The doubling of REIT share prices relative to earnings since the late '90s is, in itself, alarming to some industry watchers. “That kind of expansion without the accompanying earnings growth is causing concern in the investment world,” says Kevin Lindemann, real estate director at SNL Financial.

What's troubling about REIT earnings growth? Companies with high earnings growth tend to trade at relatively high valuation multiples. REITs have the multiple, but not the growth: While earnings for the S&P 500 companies increased by 17.7% in 2004, REITs recorded just a 2.7% rise in net earnings, estimates Bear Stearns.

Fund flows have been a bigger determinant for REIT prices than earnings. But the flow has slowed in 2005, taking another pin out from under REIT prices. Through the first week of September, $3.25 billion flowed into REITs, according to AMG. The August sell-off even turned flows negative during the week of August 10 as $322.3 million poured out of REIT mutual funds. The bleeding slowed to a negative outflow of $57 million for the final week of August, according to Bear Stearns.

In line with net-asset values

Still, the tug-of-war in the market continues. Many analysts aren't convinced that REIT shares are yet overpriced. “The stocks are richly valued, but not necessarily fully valued by historic standards,” says Ross Smotrich, managing director at Bear Stearns.

Indeed, relative to net asset values, REIT shares are selling at or below the historical average. Shares were selling at 105% of net asset value at the start of 2005 but fell to 99% immediately after the sell-off in August, according to Merrill Lynch. In the previous market sell-off of April 2004, share prices began at 116% of net asset value and fell to 102% by the end of the correction. Merrill Lynch calculates the sector's long-term average at 103% of net asset value (see chart on page 28).

While the days of 30% annual returns may be in the past, Smotrich of Bear Stearns expects REIT returns in the mid-teens in 2006. That will reflect a dividend yield between 4% and 5% and an additional 8% to 9% growth from earnings. Those projections are based on several factors that include recovering real estate fundamentals in markets across the nation, continued interest in real estate by investors and a lack of sufficient alternative investments outside real estate.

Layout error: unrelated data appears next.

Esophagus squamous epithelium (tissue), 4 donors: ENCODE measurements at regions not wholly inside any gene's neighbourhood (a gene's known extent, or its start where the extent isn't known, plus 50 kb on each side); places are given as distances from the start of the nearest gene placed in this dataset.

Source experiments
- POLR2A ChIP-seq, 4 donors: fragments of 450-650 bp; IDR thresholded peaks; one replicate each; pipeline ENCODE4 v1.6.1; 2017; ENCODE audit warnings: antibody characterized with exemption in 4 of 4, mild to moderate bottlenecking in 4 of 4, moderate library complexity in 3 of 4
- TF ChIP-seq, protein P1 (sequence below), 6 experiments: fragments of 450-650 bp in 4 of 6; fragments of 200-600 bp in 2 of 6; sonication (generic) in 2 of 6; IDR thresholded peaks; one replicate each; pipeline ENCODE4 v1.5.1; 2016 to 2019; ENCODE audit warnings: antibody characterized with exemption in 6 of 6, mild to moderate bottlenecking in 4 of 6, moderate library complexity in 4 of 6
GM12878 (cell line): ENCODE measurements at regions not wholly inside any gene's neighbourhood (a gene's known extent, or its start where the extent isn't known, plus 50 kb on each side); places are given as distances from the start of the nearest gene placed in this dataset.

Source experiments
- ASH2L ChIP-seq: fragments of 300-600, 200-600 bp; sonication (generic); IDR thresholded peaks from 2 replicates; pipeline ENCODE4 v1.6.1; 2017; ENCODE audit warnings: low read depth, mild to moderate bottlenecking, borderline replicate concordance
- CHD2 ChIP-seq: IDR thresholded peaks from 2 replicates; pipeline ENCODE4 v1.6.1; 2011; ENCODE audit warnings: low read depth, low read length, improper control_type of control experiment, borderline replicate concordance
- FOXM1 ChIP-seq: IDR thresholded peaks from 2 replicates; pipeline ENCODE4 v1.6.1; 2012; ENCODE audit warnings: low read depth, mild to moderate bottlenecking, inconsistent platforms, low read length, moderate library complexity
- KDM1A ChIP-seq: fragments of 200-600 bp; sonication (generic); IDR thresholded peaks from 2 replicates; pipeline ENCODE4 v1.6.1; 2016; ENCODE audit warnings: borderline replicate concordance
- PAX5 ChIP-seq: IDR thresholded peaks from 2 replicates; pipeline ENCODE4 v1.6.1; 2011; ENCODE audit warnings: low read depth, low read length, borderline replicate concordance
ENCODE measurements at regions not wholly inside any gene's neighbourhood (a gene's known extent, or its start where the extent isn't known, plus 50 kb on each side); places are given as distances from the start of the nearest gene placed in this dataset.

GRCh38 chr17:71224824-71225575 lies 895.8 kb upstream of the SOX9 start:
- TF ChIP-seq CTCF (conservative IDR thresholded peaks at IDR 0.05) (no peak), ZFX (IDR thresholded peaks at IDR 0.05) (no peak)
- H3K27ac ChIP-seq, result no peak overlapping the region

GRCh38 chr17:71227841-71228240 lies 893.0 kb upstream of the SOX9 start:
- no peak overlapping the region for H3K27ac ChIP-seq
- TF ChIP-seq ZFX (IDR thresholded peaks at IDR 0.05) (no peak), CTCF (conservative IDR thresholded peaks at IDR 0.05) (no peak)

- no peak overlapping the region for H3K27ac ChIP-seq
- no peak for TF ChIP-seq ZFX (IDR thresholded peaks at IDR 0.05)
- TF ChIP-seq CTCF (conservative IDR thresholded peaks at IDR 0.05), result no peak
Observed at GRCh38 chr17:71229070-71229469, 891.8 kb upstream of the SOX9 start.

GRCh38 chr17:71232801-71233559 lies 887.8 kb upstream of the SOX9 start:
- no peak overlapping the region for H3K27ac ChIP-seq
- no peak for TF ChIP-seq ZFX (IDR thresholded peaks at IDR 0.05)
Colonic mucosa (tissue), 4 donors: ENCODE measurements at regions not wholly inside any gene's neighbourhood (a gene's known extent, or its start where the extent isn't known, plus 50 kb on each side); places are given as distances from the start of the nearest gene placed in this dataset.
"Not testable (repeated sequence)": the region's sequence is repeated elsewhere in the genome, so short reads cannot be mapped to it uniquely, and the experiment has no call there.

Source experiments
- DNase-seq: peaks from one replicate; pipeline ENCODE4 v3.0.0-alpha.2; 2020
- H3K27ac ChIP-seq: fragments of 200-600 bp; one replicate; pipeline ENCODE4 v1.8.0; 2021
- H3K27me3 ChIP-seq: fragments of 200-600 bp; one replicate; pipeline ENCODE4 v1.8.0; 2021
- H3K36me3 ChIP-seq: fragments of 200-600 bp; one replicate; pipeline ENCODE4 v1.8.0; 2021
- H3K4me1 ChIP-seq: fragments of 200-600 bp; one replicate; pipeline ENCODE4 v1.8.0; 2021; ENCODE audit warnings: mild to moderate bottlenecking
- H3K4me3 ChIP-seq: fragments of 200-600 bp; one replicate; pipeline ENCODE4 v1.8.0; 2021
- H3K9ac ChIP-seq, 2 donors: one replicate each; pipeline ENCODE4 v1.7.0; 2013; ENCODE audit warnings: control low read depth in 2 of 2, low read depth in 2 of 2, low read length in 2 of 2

The discrepancy between REIT values measured by FFO and those measured in relation to net asset value isn't a concern to some industry insiders. REIT net asset values have increased along with the rest of the real estate market, in which low interest rates have fueled a rise in property values, says Fidelity's Buller. Prices are high in relation to FFO, but those funds are understandably low as the market emerges from a slump.

Market fundamentals, however, are improving across virtually all property types. The nation absorbed 8.3 million sq. ft. of office space in the second quarter of 2005 to mark the fifth consecutive quarter of positive absorption in both downtown and suburban markets. The national office vacancy rate of 14.8% dipped from 16.6% a year earlier, reports CB Richard Ellis. Industrial vacancy declined for seven consecutive quarters to register 10.2% in the second quarter.

REIT earnings are, in fact, accelerating to reflect rising occupancy and rental rates: In 2003, FFO fell by an average of 2.4% per share. In 2004, average FFO per share advanced 2.7% and will likely close this year with a 7.2% gain, according to Bear Stearns. By the end of 2006, REITs are projected to increase funds from operations by 9.6% per share.

If REITs were undervalued at the start of the decade, then the industry's high returns of 36.74% and 31.49% in 2003 and 2004, respectively, were due in part to prices catching up with values. Now that REITs may be fully valued even in relation to their underlying real estate, analysts expect future returns to more closely reflect earnings growth.